I fired up the 3D printer for the first time in a month and printed some stuff. Most of it was disposable, just to see if some scaling would work (the answer: sometimes). At some point the extruder became clogged, and the simple fix of setting the temp really high did not work. This isn't something I wanted to muck with on a Sunday afternoon, so I'm leaving it clogged until I can talk to the Printer Cabal and gain insight on their learned ways of declogging that bastard.
The last thing I did over the weekend was start the TTCombat Gas Station I've had for a while. I thought I had gotten the deluxe (bigger) version, but I instead got only the basic. While not a big deal, the Dinogas sign & lettering are burned into the MDF so I'm not going the customized route I was planning. I'd talked to Bob (who may be reading this on his phone) about gas station color schemes and most that I know lend themselves to some green, which I want to avoid this time since all the other buildings I've made have way too much green. The Gulf station orange and blue was a good alternate, but orange and blue dinosaur doesn't really work.
A purple and orange dinosaur though....
Since no new minis were bought, progress on the overall list!
After the success of Pimp & friends I wanted to continue focusing on washes with a little bit of paint for detail. With the 3 Men In Black, I had some ideas to paint dark/black better, so I found the right batch - Snake Eyes and some Ninja! Well, Snake Eyes is named Cobra, which I of course think is supremely clever. Instead of my normal white primer, I went with the traditional grey primer followed up by as even of a black wash as I could apply. From there I picked out some details on each mini with a little color, and it all seemed to work out. The ninja each got a different color accent, Power Rangers style, just to help tell them apart if the day ever comes they're used in a game.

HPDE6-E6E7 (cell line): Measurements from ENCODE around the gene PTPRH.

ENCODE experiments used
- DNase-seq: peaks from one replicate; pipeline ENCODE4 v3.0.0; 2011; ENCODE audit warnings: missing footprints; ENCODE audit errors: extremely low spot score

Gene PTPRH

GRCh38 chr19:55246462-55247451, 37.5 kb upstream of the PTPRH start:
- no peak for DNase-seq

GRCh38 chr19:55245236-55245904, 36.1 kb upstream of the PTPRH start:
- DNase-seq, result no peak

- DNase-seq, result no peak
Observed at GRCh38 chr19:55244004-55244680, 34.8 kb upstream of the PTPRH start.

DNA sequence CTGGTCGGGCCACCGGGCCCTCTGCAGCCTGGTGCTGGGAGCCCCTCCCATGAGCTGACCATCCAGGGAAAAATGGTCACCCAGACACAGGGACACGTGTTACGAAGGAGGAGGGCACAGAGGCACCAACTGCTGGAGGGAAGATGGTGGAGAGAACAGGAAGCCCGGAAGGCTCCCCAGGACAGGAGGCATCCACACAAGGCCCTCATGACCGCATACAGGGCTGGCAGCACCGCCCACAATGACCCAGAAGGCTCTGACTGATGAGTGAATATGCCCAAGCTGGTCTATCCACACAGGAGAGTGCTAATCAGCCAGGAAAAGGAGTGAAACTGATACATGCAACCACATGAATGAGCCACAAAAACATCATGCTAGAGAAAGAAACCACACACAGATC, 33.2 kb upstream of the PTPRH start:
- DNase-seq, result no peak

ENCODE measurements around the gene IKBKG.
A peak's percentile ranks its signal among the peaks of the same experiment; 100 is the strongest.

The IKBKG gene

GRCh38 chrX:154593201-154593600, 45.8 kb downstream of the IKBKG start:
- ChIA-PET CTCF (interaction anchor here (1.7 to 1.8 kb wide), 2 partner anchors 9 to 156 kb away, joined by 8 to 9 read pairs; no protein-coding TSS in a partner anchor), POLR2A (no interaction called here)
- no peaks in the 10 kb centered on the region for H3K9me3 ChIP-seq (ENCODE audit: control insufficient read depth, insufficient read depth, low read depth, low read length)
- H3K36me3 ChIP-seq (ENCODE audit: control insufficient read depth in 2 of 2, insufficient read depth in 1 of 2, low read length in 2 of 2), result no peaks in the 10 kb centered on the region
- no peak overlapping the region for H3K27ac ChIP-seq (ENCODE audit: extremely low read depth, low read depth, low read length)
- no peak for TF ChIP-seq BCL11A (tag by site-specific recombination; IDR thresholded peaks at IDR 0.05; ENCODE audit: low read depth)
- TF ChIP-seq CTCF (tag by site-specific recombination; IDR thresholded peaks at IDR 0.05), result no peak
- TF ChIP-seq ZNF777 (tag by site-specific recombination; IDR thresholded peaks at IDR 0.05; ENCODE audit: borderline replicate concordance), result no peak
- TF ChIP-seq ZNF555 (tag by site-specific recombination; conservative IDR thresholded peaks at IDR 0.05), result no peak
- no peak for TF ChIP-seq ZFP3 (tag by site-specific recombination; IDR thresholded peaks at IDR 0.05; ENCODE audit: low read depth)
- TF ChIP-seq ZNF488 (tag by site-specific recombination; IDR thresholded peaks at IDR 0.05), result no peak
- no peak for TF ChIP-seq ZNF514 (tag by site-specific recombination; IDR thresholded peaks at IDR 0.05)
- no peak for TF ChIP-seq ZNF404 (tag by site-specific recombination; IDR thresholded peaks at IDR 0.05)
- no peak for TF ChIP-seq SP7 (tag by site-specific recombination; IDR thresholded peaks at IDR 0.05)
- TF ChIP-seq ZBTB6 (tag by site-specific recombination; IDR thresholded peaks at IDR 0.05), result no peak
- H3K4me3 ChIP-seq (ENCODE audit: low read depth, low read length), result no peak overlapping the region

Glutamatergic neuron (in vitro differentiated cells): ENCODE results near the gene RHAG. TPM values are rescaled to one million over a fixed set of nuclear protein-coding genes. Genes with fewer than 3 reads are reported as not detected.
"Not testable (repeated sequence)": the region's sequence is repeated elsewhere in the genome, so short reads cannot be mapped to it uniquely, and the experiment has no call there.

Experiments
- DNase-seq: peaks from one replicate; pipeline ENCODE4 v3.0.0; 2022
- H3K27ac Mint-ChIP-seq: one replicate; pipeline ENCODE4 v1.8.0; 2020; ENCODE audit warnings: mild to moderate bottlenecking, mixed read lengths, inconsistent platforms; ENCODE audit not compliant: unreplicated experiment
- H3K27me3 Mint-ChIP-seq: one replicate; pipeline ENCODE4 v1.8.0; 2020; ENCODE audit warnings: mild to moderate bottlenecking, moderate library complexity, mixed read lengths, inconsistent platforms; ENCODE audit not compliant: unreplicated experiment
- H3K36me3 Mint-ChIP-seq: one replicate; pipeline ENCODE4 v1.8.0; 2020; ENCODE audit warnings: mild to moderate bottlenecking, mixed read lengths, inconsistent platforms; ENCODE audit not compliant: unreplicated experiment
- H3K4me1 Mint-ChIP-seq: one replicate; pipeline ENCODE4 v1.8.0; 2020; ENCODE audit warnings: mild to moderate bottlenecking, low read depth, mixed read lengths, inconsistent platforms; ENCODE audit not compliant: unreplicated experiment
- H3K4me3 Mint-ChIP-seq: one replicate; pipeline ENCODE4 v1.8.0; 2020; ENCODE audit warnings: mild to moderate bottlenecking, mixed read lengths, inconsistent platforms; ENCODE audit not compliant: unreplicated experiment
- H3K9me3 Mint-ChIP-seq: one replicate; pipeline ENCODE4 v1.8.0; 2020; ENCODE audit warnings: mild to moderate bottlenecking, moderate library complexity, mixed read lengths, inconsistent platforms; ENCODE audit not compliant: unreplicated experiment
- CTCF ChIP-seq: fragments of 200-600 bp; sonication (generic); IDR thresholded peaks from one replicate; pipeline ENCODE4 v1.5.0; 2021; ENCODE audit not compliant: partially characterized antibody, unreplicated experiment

The next batch would require more than just washes. I'd had good luck with skin tones on the Pimp batch, with the skin not looking as blotchy as is my norm. With that, I dug out a handful of scantily clad women. One, Bridgette the Dirty French Maid, I'd forgotten was topless until after I had primed her and started looking at some painted reference pics online. Suddenly I was going to have to learn how to paint nipples (the text here probably isn't helping get past the NASA filters for Bob - sorry Bob!). Much like the time I had to learn to paint pizza when I thought a cop was eating a sandwich, this was an unexpected "oh crap, how do I do this the right way". In the end, it turned out... what's the word? Less sleazy? Yeah, that'll work. Lest sleazy than I feared.
Overall I'm happy with this batch. I made a couple of mistakes, like normal, but nothing that ruined anything. I even got some workable eyes on some of the girls! I've also started playing around more with adding points of gloss coating after the matte sealant, to help bring out metallic highlights (guns, swords, buckles, etc). Or, in some cases, glossy lips.